Felix Hernandez emerged as a standout prospect and came up to Seattle back around when analyzing pitching mechanics was bigger than pogs. The consensus opinion at that time was that Felix was an injury risk. Well, all pitchers are injury risks. So the consensus opinion was that Felix was a bigger injury risk than most. The word being thrown around was 'violent' - Felix's throwing motion was violent, suggesting that there was a lot of stress and strain in there that wasn't completely being channeled into the ball.
Since his August 2005 promotion, Felix has made 166 starts and thrown 1109.1 innings, only once going on the DL for an arm injury - a forearm strain that kept him out less than a month. The last two years he's become perhaps the American League's leading workhorse, and rather than show signs of wear and tear, he's flourished.
This isn't to say that the people evaluating Felix's mechanics years ago were wrong. The issue isn't that we don't know what certain actions during the throwing motion will do. The issue is that we don't know how much each individual pitcher can take. We don't know, really, until they get hurt.
Consider the elbow. A little blurb I've been repeating an awful lot lately is that, according to studies done by Glenn Fleisig at ASMI, the average upper-level pitcher puts about 80 Newton-meters of torque on his elbow when throwing a fastball. Other studies, also done by Fleisig, have shown that the average ulnar collateral ligament (UCL - the ligament that requires Tommy John surgery if it tears) snaps when subjected to about 80 Newton-meters of torque. Why, those numbers are identical! You certainly get an idea of why so many pitchers' elbows break down. They're pushing themselves up against their limits.
But note the use of the word 'average'. People deviate from the average. Through biomechanical analysis, it's possible to get some idea of how much torque a specific pitcher puts on his elbow. It is not, however, possible to get some idea of how much torque his elbow can withstand.
That's what makes it a guessing game. With elbows, and with shoulders, and with everything. For all I know, today's mechanical analyses could be absolutely correct. People could be right on when they talk about things like inverted W's and throwing across your body. Without knowing anything about each pitcher's unique physical threshold, though, no concrete conclusions can be reached. We might - might - be able to say that Pitcher A has good mechanics and Pitcher B has bad mechanics, and that makes Pitcher B the greater injury risk, but we can't say whether or not Pitcher A or Pitcher B will get hurt, because we don't have enough information.
Some guys are fragile, and some guys are freaks. That's just the way it works out. Mark Prior's physical limits, we may conclude, are probably pretty low. Randy Johnson's physical limits, we may conclude, are probably pretty high. There's nothing you can do about it as a pitcher. You can't strengthen your UCL or your shoulder labrum. You just pitch, and you hope that you might be one of the lucky ones.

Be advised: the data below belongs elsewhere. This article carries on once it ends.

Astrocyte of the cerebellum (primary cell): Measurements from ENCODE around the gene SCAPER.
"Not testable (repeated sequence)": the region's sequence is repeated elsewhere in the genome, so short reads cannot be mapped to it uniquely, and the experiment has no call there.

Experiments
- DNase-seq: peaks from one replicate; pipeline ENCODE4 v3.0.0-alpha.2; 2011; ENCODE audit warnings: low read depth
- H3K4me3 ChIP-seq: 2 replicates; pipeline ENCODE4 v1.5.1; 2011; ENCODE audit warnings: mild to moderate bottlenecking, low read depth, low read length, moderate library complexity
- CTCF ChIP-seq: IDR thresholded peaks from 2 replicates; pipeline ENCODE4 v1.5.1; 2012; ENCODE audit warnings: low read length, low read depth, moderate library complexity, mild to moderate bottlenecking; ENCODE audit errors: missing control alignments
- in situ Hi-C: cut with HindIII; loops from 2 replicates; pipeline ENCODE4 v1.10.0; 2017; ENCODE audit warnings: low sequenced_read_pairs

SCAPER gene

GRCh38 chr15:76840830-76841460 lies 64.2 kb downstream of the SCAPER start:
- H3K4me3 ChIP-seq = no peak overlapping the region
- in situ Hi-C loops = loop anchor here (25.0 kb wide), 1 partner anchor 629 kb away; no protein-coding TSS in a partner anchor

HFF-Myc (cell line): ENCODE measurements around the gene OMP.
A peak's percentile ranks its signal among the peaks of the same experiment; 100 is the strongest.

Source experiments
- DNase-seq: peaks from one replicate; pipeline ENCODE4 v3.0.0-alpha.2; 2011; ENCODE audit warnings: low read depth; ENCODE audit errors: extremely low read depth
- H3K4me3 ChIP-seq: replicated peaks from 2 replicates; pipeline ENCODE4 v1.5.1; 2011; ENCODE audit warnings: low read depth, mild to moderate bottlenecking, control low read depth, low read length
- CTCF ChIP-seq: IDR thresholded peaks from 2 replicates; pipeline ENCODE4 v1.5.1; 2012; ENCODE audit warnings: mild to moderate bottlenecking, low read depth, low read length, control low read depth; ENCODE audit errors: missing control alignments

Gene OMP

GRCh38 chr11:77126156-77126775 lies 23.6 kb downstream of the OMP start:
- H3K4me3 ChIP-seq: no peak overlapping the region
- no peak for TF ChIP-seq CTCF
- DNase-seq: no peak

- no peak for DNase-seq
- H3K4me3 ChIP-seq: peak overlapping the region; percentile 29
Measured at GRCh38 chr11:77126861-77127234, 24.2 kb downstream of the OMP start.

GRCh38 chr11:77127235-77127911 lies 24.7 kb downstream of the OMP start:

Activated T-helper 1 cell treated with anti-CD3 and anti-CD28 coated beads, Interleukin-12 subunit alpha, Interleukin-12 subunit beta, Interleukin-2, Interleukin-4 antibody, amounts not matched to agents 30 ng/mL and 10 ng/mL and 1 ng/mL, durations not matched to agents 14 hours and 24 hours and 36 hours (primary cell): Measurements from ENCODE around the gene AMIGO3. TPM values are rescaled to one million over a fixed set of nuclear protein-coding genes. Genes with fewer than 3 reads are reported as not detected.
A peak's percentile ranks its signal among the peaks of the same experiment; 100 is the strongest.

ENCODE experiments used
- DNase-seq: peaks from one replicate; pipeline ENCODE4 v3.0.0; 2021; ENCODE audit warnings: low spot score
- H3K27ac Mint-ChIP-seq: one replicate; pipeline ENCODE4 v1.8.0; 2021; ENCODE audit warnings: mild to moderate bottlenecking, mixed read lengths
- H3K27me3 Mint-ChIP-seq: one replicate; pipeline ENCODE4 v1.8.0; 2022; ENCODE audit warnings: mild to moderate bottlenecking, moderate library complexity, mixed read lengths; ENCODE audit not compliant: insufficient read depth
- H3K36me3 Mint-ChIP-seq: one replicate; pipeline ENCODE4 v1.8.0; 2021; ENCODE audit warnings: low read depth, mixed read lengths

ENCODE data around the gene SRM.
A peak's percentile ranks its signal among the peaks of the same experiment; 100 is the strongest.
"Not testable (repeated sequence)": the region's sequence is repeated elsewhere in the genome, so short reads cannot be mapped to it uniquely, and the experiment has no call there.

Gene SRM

Based on the evidence we have, it would appear that Felix is one of the lucky ones. And based on his recent activity and this morning's news, it would appear that Stephen Strasburg is not.
It is unfortunate. Strasburg, when healthy, throws the best stuff in baseball. Strasburg, when healthy, has the ability to make any game interesting, and he has that ability as a National. Stephen Strasburg wasn't just a gift to Nationals fans. He was a gift to baseball. He was a gift to fans of the game, and a gift to possible converts. Stephen Strasburg was compelling - is compelling? - more compelling than any other arm in the league.
And now we won't get to watch him for a year, or possibly more than that, after a doctor cuts his elbow open, drills holes, and puts in a tendon he scavenged from another part of the body. And even after Strasburg comes back, we'll spend the whole time wondering. Strasburg will come back uneasy. He'll come back unsure whether he can trust his body to throw like he threw. And we'll be right there with him, wondering if what happened was a one-time deal, or a big flashing warning of more trouble to come.
I feel bad for Nationals fans, because I remember what it was like when Felix left that game against the Twins. I remember what it was like when Carlos Beltran bulldozed his way into Felix's ankle. I remember what it was like to watch Mariner games without any Felix starts on the horizon, and I wouldn't wish that despair upon anyone. It's miserable. Being without a guy like Strasburg makes a guy like John Lannan all the harder to tolerate.
But out of Strasburg's injury comes a message, or a lesson - one that sadly requires someone else's grave misfortune to be heeded. Be thankful for Felix. Be thankful not only that Felix throws what he throws; be thankful that Felix is able to throw what he throws every five days, with no interruption. Be thankful that Felix is an ace, and be thankful that Felix is a workhorse. Though his stuff is rare, his combination of stuff and durability is rarer still, and we've been given a blessing.
Felix could end up hurt. Any pitcher could end up hurt. Just because he's out of the danger zone doesn't mean he's out of danger entirely, and we could see something happen to his elbow or his shoulder at any point, on any pitch. That, though, isn't a concern unique to Felix. It applies to every arm in the league, and it's meaningful because we don't have to go into every start proceeding with caution. We can have confidence in Felix. We can worry about his game, and only about his game.
Be thankful that we have what we have. And should Felix's career come to a sudden end tomorrow, be thankful that he gave us five years of consistent availability. Pitchers like Stephen Strasburg don't come around very often. Pitchers like Felix Hernandez come around even less.